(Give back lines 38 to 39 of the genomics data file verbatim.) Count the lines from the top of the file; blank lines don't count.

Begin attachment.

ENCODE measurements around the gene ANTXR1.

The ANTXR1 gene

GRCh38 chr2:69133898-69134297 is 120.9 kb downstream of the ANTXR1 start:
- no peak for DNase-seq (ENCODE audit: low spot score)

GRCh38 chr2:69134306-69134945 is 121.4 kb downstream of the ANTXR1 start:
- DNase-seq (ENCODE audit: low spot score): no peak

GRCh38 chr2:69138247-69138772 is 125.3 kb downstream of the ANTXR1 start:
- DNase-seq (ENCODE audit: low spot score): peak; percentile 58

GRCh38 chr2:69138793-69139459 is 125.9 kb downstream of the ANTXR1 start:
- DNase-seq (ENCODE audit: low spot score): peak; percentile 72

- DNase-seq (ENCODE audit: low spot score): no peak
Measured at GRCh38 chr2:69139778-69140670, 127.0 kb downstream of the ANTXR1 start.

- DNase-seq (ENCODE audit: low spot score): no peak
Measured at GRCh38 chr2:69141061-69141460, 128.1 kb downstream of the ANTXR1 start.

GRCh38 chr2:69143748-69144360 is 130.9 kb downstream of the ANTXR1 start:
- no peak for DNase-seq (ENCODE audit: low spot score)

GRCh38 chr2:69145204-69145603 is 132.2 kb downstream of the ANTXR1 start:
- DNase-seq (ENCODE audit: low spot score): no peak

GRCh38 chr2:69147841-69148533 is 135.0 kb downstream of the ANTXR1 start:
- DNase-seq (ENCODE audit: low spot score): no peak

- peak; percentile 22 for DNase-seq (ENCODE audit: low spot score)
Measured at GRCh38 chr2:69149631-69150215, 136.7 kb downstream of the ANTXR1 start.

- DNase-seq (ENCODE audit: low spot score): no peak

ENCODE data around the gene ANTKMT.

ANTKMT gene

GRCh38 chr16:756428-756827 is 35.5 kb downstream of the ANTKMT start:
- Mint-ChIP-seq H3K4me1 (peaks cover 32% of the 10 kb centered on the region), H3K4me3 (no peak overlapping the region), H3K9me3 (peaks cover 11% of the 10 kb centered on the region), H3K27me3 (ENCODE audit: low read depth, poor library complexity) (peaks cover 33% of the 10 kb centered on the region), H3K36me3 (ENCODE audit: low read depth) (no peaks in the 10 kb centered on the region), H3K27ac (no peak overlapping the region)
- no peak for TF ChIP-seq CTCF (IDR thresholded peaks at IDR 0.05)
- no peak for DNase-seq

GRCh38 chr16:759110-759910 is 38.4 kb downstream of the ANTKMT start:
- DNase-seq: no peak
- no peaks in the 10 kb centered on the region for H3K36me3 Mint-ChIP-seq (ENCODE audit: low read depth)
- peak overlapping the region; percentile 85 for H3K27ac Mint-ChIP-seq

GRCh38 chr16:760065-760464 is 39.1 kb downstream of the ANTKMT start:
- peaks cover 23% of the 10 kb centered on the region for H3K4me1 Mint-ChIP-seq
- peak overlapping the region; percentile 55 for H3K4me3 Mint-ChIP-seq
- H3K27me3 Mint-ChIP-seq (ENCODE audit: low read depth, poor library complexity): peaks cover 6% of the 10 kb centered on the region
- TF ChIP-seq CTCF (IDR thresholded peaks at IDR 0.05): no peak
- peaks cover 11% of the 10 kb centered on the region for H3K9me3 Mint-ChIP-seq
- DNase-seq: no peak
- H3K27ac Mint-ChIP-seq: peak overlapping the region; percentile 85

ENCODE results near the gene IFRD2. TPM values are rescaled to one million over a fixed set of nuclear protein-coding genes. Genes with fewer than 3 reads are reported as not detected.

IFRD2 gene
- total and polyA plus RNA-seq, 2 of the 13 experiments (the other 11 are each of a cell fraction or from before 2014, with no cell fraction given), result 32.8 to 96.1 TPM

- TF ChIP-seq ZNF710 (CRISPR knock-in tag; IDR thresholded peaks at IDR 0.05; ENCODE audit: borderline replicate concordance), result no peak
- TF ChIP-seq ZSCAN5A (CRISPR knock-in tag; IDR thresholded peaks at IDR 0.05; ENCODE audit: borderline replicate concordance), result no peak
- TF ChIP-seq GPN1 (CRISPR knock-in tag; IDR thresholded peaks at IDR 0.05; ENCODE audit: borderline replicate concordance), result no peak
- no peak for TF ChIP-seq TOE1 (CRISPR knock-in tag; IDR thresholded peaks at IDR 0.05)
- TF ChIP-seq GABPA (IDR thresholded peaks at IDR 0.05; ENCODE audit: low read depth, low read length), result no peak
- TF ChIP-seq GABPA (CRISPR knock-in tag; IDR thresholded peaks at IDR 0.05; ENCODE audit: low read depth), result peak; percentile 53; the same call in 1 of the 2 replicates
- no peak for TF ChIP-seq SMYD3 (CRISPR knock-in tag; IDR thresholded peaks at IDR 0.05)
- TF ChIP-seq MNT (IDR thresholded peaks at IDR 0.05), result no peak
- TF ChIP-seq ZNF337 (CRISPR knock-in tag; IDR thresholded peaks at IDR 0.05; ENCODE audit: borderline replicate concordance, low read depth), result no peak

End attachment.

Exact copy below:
- TF ChIP-seq CTCF (IDR thresholded peaks at IDR 0.05): no peak
- peaks cover 11% of the 10 kb centered on the region for H3K9me3 Mint-ChIP-seq